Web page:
• Small modules which are have one clear purpose and limited dependencies. (high cohesion and low coupling).
  • Well formatted code which is easy to scan.
  • Comments explaining what is being done where necessary.
  • Limited duplication of code, no duplication of functionality.
  • Consistent use of the languages standard libraries.
  • Appropriate use of frameworks and libraries. (These should be project/organization standards.)

Unfortunately, there are a lot of developers who haven't leaned to value of the above factors. No matter how complex the problem, it should be broken down into simpler components that are assembled into a solution. Any components which remain complex should have a documented reason why it is done the way it is. (There should be a valid reason.)

EDIT: If the entire solution is less than 60 lines long, then it may be appropriate to do it in one method. The source file should have several methods all of which are of a reasonable size. If there are longer methods, it likely they need re-factoring. I am concerned with the number of geo-spatial libraries being used for a simple problem. (However, I have seen some simple problems for which the solution is very complex.)


One more thing to consider: is your colleague using the tool as a crutch to compensate for the fact that they don't understand the problem domain as well as they should? This could be a good opportunity to sit down with him/her to go over what tools they use, why, and get an idea of how they're looking to tackle the problem. Either they really don't know what they're doing and just throwing tools at the problem. Or if they do then that toolbox might be something you'd be interested in adding to your own set of tools.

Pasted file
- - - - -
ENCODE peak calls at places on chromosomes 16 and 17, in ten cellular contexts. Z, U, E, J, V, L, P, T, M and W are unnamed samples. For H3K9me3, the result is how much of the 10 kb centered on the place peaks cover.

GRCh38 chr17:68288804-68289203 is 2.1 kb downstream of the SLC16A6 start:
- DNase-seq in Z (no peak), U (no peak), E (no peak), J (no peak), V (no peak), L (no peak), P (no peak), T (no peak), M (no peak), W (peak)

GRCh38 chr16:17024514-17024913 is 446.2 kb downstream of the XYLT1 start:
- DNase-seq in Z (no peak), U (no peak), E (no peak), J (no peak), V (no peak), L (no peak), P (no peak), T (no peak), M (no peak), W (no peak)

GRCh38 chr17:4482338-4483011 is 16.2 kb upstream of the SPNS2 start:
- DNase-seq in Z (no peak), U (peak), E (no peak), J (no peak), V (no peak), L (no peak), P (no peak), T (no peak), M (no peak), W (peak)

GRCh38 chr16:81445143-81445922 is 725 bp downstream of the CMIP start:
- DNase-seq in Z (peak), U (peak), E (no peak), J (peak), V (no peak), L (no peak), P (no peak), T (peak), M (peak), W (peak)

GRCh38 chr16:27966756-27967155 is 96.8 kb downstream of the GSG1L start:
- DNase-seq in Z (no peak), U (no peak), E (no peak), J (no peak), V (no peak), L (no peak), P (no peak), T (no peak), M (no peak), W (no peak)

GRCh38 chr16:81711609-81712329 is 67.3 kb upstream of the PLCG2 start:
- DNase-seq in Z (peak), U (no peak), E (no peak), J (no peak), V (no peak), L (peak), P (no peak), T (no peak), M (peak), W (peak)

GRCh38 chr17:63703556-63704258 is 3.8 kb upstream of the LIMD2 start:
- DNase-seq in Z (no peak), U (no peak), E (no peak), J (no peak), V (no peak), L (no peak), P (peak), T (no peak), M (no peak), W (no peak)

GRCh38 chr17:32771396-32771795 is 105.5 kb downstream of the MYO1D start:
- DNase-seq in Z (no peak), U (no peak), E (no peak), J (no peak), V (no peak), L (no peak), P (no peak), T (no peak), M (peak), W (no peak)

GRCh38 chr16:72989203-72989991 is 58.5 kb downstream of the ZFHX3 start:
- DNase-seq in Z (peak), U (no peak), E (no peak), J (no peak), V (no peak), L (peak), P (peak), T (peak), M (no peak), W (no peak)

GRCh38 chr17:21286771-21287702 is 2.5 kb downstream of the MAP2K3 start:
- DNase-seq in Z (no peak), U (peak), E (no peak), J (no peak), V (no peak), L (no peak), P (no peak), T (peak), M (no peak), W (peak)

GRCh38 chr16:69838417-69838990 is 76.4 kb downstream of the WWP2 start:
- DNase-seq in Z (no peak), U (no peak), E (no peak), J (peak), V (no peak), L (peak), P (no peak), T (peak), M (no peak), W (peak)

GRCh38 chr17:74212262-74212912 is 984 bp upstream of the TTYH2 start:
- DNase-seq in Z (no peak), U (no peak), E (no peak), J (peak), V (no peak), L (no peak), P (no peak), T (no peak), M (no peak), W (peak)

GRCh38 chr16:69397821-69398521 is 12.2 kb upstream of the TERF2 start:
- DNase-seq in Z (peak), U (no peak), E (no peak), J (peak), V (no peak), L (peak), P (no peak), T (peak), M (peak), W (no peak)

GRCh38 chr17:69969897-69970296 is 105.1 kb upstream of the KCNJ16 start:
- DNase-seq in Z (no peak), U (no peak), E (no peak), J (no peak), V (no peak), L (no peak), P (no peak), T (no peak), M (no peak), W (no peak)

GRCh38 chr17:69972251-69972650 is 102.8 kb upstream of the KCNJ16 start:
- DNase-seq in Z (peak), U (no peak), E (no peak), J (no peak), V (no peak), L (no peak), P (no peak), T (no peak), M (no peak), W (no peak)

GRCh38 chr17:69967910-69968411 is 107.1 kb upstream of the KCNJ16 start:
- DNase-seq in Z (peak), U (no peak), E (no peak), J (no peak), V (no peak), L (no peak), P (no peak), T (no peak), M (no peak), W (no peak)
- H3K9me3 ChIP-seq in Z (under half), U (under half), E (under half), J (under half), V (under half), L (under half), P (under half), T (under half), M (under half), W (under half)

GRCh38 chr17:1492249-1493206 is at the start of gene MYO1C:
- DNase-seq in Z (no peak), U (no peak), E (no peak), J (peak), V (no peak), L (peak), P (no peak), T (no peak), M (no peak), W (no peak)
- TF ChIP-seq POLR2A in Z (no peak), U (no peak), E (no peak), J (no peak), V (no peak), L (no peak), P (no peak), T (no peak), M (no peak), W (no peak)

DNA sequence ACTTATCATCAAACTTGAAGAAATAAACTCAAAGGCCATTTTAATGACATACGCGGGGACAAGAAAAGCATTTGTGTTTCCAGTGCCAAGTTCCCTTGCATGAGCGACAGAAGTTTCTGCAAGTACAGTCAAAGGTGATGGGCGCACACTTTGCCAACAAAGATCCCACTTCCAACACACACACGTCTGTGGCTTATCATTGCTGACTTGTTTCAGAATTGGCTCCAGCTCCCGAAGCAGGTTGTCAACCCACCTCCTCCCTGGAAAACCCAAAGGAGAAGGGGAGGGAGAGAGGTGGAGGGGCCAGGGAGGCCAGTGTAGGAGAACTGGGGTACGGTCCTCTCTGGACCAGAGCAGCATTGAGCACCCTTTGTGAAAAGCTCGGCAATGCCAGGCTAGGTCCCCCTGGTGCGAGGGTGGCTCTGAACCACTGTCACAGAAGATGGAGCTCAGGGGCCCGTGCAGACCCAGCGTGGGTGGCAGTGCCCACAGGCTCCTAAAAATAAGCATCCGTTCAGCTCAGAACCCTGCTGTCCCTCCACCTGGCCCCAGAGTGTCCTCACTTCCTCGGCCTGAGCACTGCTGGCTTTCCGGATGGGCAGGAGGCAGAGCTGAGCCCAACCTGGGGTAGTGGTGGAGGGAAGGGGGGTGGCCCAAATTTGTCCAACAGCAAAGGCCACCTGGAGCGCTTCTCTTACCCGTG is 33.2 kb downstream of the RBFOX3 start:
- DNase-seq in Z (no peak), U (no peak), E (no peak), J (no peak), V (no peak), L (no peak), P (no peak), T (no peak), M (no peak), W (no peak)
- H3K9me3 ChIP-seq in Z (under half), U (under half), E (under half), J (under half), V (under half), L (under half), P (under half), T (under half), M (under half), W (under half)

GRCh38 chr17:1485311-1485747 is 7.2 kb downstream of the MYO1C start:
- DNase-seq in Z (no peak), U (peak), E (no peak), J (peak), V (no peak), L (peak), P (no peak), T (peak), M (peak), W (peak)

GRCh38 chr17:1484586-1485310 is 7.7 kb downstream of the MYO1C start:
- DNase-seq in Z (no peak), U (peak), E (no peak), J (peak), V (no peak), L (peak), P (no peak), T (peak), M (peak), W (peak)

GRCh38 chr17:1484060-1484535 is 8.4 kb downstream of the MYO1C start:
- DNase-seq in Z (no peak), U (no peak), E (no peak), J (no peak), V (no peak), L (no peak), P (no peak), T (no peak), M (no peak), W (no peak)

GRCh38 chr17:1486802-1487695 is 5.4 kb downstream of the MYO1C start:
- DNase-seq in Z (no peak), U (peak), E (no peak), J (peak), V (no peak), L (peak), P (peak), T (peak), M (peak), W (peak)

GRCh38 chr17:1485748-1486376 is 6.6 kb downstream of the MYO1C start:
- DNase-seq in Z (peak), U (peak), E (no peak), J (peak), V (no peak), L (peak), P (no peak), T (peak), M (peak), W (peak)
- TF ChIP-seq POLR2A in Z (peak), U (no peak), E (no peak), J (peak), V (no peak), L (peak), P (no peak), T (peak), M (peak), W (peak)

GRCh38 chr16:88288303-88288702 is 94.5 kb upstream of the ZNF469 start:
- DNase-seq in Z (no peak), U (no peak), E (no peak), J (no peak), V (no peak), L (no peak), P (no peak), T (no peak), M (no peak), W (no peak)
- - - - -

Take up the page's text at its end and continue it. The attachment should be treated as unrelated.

What design guidelines were given to this programmer before he/she started?

If you didn't lay any down, you are just as guilty as the programmer of creating more junk.


How long was the single method? If it was ten lines, that's a whole lot better than what this guy must have been writing:

At my previous job, we were porting a UNIX system to Windows NT using Microsoft VC++. A colleague of mine, that was in the process of porting his portion of the code, came to me, looking really upset.

Colleague: "Hey! I hate these Microsoft guys! What a rotten compiler! It only accepts 16,384 local variables in a function!"

(See http://www.rinkworks.com/stupid/cs_programming.shtml)